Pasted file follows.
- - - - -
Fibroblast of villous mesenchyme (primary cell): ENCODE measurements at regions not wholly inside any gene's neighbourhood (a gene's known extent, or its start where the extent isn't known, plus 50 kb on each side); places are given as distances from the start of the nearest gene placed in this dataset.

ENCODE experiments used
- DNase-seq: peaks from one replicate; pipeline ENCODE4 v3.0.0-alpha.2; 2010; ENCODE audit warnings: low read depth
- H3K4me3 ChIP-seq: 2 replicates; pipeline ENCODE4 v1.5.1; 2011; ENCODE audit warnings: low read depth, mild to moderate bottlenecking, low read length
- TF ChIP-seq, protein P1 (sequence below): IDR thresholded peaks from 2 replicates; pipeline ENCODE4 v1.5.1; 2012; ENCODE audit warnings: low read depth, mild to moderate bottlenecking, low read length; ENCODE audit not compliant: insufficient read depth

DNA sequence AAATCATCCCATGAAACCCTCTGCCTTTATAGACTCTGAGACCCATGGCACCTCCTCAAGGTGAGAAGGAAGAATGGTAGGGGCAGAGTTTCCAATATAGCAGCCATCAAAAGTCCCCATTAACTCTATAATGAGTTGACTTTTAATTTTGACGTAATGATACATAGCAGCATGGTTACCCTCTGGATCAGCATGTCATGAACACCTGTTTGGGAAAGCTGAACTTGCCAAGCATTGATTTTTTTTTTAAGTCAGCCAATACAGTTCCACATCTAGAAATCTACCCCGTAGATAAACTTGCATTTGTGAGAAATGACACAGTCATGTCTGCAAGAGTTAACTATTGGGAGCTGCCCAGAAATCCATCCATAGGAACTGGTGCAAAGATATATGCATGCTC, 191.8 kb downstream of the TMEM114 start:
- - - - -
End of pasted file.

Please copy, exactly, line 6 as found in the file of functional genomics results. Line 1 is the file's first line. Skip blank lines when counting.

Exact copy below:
DNA sequence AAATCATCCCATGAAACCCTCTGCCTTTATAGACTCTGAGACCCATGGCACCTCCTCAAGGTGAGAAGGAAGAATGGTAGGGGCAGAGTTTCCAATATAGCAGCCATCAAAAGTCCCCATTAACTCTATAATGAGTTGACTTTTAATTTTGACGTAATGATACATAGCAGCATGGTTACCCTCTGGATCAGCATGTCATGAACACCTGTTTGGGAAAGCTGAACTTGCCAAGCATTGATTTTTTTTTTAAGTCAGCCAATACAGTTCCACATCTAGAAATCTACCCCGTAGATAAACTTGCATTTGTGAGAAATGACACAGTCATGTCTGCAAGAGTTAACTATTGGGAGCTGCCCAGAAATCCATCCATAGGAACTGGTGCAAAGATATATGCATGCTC, 191.8 kb downstream of the TMEM114 start: